The growing impact of lithium-ion power in the traditional lead acid traction market could be seen last week at Modex in Atlanta— a major US supply chain trade fair.
Exide, one of the USA’s big four and predominantly lead-acid makers, launched a lithium-ion battery aimed the forklift and autonomous guided vehicle market while Navitas announced a lithium-ion deal with Hyster— one of the largest global players in materials handling equipment.
The Exide product under the GNB labelled Liftforce LPX can fully charge in just 15 minutes, up to eight times faster than a traditional lead-acid battery, and provides increased cycle life and lower maintenance requirements for Class I, II, and III forklifts as well as Automated Guided Vehicles (AGVs).
Navitas announced it had signed an aftermarket sales agreement with Hyster-Yale Group to sell its Starlifter lithium-ion forklift batteries through authorised Hyster and Yale dealers.
“We reviewed a number of lithium battery vendors, visited their sites, and tested their products,” said Sarah McLawhorn, director of aftermarket solutions for Hyster-Yale Group. “Based on all of the assessments, we picked Navitas Systems and its Starlifter series to be the inaugural company in our Aftermarket lithium-ion battery programme”.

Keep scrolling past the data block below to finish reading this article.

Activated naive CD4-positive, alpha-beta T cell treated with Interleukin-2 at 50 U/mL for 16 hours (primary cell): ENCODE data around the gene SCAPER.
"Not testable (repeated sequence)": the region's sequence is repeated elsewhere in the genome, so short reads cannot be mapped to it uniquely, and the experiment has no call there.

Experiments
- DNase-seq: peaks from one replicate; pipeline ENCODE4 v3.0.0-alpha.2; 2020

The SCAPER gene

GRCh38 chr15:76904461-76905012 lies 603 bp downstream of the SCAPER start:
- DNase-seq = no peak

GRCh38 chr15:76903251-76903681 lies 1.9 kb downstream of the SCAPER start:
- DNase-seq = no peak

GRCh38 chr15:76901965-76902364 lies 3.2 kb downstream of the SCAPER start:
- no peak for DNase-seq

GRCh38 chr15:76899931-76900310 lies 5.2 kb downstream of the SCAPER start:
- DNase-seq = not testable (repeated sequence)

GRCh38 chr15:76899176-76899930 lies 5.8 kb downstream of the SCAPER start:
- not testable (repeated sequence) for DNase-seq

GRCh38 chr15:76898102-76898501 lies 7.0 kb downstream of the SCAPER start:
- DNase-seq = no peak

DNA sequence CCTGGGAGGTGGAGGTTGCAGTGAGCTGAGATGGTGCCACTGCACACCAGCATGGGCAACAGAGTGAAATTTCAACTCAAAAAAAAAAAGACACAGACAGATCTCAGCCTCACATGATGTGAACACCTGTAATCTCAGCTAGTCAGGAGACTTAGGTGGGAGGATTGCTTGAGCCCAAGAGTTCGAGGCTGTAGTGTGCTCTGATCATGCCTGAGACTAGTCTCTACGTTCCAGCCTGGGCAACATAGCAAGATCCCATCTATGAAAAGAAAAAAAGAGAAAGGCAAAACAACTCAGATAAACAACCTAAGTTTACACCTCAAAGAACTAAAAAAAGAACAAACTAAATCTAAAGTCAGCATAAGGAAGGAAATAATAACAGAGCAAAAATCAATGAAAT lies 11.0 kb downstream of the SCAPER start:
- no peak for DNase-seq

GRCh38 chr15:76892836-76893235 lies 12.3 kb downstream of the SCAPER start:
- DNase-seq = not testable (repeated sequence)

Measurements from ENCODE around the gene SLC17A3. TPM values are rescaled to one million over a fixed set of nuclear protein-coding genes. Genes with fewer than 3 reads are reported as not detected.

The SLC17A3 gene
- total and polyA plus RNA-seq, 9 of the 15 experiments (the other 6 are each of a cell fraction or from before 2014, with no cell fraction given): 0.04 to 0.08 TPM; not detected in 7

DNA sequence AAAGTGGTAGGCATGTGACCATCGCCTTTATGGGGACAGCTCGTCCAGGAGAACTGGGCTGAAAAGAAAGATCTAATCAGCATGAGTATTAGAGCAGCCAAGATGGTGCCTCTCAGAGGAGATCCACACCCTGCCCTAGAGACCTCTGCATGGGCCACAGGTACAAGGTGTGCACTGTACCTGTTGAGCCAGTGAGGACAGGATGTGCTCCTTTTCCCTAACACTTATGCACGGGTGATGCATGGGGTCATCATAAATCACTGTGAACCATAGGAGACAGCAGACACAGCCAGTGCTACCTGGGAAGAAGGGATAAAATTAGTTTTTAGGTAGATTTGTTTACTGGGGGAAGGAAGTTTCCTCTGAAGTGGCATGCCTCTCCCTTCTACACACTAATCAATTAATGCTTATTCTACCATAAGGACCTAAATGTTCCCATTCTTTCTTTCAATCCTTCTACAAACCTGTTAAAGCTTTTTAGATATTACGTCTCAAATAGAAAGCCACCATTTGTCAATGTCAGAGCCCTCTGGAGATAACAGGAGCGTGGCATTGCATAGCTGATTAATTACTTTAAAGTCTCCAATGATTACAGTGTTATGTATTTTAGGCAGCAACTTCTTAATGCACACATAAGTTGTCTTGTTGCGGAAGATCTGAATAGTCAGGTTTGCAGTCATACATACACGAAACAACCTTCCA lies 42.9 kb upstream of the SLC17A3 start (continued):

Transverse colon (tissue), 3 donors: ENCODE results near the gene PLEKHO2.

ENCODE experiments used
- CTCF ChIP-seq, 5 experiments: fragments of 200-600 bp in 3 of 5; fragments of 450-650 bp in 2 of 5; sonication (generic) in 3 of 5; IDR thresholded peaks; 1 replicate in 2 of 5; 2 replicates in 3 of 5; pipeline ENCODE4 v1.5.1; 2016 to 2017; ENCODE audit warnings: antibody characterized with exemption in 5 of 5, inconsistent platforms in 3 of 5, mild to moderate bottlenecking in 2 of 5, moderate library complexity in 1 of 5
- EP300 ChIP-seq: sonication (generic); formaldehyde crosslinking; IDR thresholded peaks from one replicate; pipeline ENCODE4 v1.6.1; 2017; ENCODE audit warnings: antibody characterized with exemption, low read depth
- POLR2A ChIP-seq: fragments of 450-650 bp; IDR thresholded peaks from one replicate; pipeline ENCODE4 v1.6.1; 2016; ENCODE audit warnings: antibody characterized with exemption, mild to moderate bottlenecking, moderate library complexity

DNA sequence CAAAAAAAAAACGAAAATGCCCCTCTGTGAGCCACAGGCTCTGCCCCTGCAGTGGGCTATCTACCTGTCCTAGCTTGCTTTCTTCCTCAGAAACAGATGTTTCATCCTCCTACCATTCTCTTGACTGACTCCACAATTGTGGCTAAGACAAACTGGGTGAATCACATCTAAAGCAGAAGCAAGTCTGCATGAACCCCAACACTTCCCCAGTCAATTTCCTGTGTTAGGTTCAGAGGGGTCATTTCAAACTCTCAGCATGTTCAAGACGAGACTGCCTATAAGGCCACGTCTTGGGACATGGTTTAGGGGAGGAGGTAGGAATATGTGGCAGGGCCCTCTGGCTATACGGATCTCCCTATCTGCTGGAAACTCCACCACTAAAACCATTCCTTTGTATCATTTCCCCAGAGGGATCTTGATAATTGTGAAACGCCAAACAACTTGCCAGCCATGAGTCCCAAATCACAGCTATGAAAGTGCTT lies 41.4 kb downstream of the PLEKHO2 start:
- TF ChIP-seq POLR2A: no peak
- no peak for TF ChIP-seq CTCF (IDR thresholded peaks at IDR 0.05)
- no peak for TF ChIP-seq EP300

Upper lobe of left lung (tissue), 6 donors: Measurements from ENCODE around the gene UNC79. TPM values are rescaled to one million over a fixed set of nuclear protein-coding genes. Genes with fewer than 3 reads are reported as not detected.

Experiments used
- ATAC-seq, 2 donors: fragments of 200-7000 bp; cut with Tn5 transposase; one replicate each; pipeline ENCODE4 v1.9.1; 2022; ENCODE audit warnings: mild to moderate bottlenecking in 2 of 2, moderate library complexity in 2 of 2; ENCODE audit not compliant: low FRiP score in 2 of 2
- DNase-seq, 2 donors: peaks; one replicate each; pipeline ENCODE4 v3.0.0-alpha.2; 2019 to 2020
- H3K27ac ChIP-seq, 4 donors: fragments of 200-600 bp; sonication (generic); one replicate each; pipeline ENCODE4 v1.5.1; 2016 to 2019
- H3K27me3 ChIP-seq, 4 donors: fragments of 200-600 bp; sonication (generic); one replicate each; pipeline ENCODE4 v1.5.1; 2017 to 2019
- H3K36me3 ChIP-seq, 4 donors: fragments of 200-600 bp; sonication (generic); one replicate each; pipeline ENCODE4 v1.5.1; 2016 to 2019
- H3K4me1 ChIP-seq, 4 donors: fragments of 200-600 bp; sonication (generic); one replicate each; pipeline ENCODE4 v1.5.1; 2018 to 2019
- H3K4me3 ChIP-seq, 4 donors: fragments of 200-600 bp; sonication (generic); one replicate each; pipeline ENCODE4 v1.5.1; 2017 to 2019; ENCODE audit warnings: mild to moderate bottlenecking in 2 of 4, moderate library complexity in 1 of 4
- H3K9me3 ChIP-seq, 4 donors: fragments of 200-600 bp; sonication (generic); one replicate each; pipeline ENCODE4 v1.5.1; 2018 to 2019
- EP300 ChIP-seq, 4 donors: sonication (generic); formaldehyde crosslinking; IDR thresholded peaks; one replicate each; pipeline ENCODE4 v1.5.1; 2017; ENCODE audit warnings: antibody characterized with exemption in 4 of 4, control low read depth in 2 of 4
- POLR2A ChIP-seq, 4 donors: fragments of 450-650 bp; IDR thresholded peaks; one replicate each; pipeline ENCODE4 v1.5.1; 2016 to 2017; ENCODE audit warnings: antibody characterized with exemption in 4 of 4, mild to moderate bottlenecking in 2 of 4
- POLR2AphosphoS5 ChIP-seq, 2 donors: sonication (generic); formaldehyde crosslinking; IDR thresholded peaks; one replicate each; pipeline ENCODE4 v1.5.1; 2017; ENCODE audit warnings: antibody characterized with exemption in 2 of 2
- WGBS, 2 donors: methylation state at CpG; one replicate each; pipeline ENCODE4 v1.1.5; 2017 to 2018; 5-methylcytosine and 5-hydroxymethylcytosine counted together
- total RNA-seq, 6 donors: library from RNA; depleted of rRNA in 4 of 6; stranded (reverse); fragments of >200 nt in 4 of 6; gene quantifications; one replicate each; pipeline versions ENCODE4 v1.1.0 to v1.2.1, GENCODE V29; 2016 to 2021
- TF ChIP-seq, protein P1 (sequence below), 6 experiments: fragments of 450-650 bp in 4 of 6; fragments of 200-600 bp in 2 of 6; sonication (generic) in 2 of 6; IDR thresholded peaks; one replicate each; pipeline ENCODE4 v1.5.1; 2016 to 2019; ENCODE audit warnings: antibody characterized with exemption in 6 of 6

The Starlifter lithium batteries have full communications integration with Hyster and Yale electric sit-down model lift trucks. The plug-and-play configuration allows a lithium battery to integrate seamlessly into the truck, retaining full functionality of the battery state of charge indicator and low battery warning system. “Starlifter is an intelligent battery. Onboard electronics measure the state of charge and state of health of the battery on a moment-by-moment basis.”